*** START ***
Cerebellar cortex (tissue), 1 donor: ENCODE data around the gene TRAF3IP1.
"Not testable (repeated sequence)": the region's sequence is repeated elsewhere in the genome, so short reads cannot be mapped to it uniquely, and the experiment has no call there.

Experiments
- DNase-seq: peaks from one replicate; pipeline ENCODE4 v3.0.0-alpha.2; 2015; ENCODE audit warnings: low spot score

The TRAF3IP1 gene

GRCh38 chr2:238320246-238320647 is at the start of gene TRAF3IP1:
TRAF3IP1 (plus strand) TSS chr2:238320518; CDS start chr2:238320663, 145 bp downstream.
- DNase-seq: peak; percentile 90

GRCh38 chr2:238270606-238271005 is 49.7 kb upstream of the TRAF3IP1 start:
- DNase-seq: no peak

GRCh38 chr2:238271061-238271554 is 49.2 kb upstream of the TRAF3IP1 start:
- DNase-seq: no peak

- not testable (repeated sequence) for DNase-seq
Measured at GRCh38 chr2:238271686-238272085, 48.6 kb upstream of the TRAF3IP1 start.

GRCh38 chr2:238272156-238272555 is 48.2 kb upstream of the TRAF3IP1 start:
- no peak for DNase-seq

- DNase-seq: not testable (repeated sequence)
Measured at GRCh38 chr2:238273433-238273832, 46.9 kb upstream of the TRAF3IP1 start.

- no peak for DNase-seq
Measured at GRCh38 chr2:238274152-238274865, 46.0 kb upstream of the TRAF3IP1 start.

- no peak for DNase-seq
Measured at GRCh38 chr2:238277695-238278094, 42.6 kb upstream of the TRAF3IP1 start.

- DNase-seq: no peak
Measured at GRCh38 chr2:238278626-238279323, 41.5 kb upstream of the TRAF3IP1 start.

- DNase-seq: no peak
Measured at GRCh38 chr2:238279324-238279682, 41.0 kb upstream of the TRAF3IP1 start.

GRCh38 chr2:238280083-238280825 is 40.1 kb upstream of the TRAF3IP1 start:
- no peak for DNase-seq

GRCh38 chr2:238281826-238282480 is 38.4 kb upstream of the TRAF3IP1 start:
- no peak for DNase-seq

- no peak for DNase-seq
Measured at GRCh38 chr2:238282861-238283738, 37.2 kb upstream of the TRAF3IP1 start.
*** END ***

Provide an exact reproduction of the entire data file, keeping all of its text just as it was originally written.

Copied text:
Cerebellar cortex (tissue), 1 donor: ENCODE data around the gene TRAF3IP1.
"Not testable (repeated sequence)": the region's sequence is repeated elsewhere in the genome, so short reads cannot be mapped to it uniquely, and the experiment has no call there.

Experiments
- DNase-seq: peaks from one replicate; pipeline ENCODE4 v3.0.0-alpha.2; 2015; ENCODE audit warnings: low spot score

The TRAF3IP1 gene

GRCh38 chr2:238320246-238320647 is at the start of gene TRAF3IP1:
TRAF3IP1 (plus strand) TSS chr2:238320518; CDS start chr2:238320663, 145 bp downstream.
- DNase-seq: peak; percentile 90

GRCh38 chr2:238270606-238271005 is 49.7 kb upstream of the TRAF3IP1 start:
- DNase-seq: no peak

GRCh38 chr2:238271061-238271554 is 49.2 kb upstream of the TRAF3IP1 start:
- DNase-seq: no peak

- not testable (repeated sequence) for DNase-seq
Measured at GRCh38 chr2:238271686-238272085, 48.6 kb upstream of the TRAF3IP1 start.

GRCh38 chr2:238272156-238272555 is 48.2 kb upstream of the TRAF3IP1 start:
- no peak for DNase-seq

- DNase-seq: not testable (repeated sequence)
Measured at GRCh38 chr2:238273433-238273832, 46.9 kb upstream of the TRAF3IP1 start.

- no peak for DNase-seq
Measured at GRCh38 chr2:238274152-238274865, 46.0 kb upstream of the TRAF3IP1 start.

- no peak for DNase-seq
Measured at GRCh38 chr2:238277695-238278094, 42.6 kb upstream of the TRAF3IP1 start.

- DNase-seq: no peak
Measured at GRCh38 chr2:238278626-238279323, 41.5 kb upstream of the TRAF3IP1 start.

- DNase-seq: no peak
Measured at GRCh38 chr2:238279324-238279682, 41.0 kb upstream of the TRAF3IP1 start.

GRCh38 chr2:238280083-238280825 is 40.1 kb upstream of the TRAF3IP1 start:
- no peak for DNase-seq

GRCh38 chr2:238281826-238282480 is 38.4 kb upstream of the TRAF3IP1 start:
- no peak for DNase-seq

- no peak for DNase-seq
Measured at GRCh38 chr2:238282861-238283738, 37.2 kb upstream of the TRAF3IP1 start.